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2004 Toyota Sienna LE Road Trip
Space and power highlight Sienna test
By Bill Roebuck
If you're a road trip aficionado, you quickly grow to appreciate good design in a roomy vehicle. That's what happened on a recent family vacation, driving from Toronto to Prince Edward Island and back this summer.
Our ride for the trip was a seven-passenger Toyota Sienna LE minivan, all new for 2004. We already had high expectations, since it was the winner in the minivan category of the 2004 Car of the Year awards organized by the Automobile Journalists Association of Canada.
Highlights of the vehicle, after we completed our 4,000-km, 12-day adventure, were the extremely comfortable and supportive seats, a smooth powertrain that didn't baulk at any road conditions, and innovative and useful storage capacity.
As you might expect in a minivan, the Sienna boasts lots and lots of storage space, from small cubbies to flip-and-fold seats that vastly extend cargo-carrying capacity and flexibility. Total cargo volume is rated at 148.9 cu ft, with 43.6 behind the third row and 94.5 behind the second row.
There are cupholders galore -- two in the front of the centre console, another that pops out of the dashboard, and bottle holders moulded into the spacious door pockets. Centre-row passengers get two on the rear of the centre console and bottle holders in both sliding side door pockets, while third-row passengers also get a pair on each side.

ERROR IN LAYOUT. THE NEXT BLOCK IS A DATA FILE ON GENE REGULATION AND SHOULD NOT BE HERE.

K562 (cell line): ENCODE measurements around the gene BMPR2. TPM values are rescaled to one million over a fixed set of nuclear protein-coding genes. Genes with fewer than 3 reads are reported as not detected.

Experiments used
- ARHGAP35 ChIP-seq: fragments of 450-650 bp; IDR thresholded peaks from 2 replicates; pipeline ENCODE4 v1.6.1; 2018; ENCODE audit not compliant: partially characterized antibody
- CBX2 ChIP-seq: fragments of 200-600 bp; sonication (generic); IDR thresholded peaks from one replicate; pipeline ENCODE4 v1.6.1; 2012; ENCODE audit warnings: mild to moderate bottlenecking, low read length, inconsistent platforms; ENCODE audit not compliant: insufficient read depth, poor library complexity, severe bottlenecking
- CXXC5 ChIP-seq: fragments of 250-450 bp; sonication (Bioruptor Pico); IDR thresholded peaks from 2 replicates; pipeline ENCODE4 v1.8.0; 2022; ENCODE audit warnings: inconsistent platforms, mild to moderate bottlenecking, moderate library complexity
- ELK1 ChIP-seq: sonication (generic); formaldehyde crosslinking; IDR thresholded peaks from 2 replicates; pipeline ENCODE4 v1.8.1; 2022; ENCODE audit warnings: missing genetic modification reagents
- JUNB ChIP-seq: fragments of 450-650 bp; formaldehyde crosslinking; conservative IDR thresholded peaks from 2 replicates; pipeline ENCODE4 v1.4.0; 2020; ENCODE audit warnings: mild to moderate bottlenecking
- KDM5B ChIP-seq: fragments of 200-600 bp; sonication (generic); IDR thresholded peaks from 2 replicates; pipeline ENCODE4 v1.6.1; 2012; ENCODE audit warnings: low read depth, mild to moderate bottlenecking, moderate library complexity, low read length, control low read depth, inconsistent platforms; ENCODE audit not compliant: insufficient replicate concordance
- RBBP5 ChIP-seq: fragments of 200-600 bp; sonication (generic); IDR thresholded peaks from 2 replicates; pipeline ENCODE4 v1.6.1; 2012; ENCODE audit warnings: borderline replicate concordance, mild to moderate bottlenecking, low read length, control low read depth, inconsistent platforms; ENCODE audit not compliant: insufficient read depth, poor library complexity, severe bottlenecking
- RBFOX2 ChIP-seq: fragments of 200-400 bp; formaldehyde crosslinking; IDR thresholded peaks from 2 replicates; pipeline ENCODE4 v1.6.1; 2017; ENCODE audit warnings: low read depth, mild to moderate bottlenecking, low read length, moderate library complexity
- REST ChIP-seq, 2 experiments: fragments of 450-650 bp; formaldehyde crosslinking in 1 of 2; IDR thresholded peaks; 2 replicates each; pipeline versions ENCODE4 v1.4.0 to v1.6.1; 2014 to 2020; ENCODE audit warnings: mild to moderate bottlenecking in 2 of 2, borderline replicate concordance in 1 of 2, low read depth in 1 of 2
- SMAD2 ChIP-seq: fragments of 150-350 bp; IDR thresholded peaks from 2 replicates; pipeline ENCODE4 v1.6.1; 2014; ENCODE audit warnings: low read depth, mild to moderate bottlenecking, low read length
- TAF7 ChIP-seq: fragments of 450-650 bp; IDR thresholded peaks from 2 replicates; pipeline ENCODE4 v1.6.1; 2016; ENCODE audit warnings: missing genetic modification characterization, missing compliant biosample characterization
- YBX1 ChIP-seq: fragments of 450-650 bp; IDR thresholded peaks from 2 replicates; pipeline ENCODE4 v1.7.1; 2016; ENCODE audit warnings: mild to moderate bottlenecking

However, the console cupholders almost completely swallow a medium Tim Hortons coffee, making it a challenge to retrieve a full cup from them.
There are two glove compartments, a medium-sized one for the owner's manual and other tidbits of travel, and a smaller one just above for even more items. This is smart design. You'd expect the upper compartment would interfere with the passenger air bag, but Toyota designers made the layout work.
There also is a shallow slide-out tray under the passenger seat for maps and guidebooks, and a small covered slot on the dashboard that held a cell phone nicely.
Another large drawer angles out from the instrument panel stack, ideal for storing CDs. They also can fit into the fairly large box in the centre console, as can many other supplies. We even used this compartment one day as a cooler to store a bag of fresh iced fish fillets we'd picked up one afternoon. There's nothing like same-day-fresh fish, mussels and lobster from the shops beside the fisherman's shanties around P.E.I.'s glorious shores.